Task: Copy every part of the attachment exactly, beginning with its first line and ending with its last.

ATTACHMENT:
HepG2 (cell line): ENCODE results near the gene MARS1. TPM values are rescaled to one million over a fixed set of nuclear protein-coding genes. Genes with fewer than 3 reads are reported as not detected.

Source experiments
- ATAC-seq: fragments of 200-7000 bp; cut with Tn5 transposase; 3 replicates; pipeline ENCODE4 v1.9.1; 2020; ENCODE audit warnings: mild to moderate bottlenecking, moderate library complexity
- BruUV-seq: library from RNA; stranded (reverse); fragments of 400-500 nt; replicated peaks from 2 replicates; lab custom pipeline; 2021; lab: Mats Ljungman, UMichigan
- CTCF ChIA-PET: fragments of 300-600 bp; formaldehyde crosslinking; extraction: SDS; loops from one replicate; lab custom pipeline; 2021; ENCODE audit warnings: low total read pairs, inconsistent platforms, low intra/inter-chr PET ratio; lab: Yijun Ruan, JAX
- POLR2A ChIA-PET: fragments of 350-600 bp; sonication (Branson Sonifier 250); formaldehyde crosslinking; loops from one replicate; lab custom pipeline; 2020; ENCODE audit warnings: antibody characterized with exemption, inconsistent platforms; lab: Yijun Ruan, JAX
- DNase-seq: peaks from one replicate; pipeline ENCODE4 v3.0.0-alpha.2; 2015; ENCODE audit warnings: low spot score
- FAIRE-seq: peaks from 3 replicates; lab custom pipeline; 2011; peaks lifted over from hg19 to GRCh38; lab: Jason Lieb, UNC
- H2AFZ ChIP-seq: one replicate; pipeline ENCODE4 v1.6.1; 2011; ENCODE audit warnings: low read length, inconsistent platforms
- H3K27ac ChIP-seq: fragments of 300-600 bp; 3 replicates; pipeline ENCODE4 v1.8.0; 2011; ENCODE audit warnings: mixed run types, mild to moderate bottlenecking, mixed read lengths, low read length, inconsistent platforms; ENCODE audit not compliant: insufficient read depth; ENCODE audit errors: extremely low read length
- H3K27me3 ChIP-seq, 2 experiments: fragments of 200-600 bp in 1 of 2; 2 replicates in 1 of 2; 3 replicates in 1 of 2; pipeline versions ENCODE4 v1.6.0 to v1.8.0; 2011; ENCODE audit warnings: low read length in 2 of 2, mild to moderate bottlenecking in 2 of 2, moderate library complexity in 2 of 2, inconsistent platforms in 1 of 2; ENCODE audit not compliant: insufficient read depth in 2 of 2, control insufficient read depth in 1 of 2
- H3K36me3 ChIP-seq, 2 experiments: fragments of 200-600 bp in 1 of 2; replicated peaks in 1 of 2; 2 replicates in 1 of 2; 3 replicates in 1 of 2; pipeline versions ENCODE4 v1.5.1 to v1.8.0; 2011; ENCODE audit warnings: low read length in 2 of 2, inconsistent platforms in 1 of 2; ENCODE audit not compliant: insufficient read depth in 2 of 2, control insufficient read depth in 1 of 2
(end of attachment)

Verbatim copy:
HepG2 (cell line): ENCODE results near the gene MARS1. TPM values are rescaled to one million over a fixed set of nuclear protein-coding genes. Genes with fewer than 3 reads are reported as not detected.

Source experiments
- ATAC-seq: fragments of 200-7000 bp; cut with Tn5 transposase; 3 replicates; pipeline ENCODE4 v1.9.1; 2020; ENCODE audit warnings: mild to moderate bottlenecking, moderate library complexity
- BruUV-seq: library from RNA; stranded (reverse); fragments of 400-500 nt; replicated peaks from 2 replicates; lab custom pipeline; 2021; lab: Mats Ljungman, UMichigan
- CTCF ChIA-PET: fragments of 300-600 bp; formaldehyde crosslinking; extraction: SDS; loops from one replicate; lab custom pipeline; 2021; ENCODE audit warnings: low total read pairs, inconsistent platforms, low intra/inter-chr PET ratio; lab: Yijun Ruan, JAX
- POLR2A ChIA-PET: fragments of 350-600 bp; sonication (Branson Sonifier 250); formaldehyde crosslinking; loops from one replicate; lab custom pipeline; 2020; ENCODE audit warnings: antibody characterized with exemption, inconsistent platforms; lab: Yijun Ruan, JAX
- DNase-seq: peaks from one replicate; pipeline ENCODE4 v3.0.0-alpha.2; 2015; ENCODE audit warnings: low spot score
- FAIRE-seq: peaks from 3 replicates; lab custom pipeline; 2011; peaks lifted over from hg19 to GRCh38; lab: Jason Lieb, UNC
- H2AFZ ChIP-seq: one replicate; pipeline ENCODE4 v1.6.1; 2011; ENCODE audit warnings: low read length, inconsistent platforms
- H3K27ac ChIP-seq: fragments of 300-600 bp; 3 replicates; pipeline ENCODE4 v1.8.0; 2011; ENCODE audit warnings: mixed run types, mild to moderate bottlenecking, mixed read lengths, low read length, inconsistent platforms; ENCODE audit not compliant: insufficient read depth; ENCODE audit errors: extremely low read length
- H3K27me3 ChIP-seq, 2 experiments: fragments of 200-600 bp in 1 of 2; 2 replicates in 1 of 2; 3 replicates in 1 of 2; pipeline versions ENCODE4 v1.6.0 to v1.8.0; 2011; ENCODE audit warnings: low read length in 2 of 2, mild to moderate bottlenecking in 2 of 2, moderate library complexity in 2 of 2, inconsistent platforms in 1 of 2; ENCODE audit not compliant: insufficient read depth in 2 of 2, control insufficient read depth in 1 of 2
- H3K36me3 ChIP-seq, 2 experiments: fragments of 200-600 bp in 1 of 2; replicated peaks in 1 of 2; 2 replicates in 1 of 2; 3 replicates in 1 of 2; pipeline versions ENCODE4 v1.5.1 to v1.8.0; 2011; ENCODE audit warnings: low read length in 2 of 2, inconsistent platforms in 1 of 2; ENCODE audit not compliant: insufficient read depth in 2 of 2, control insufficient read depth in 1 of 2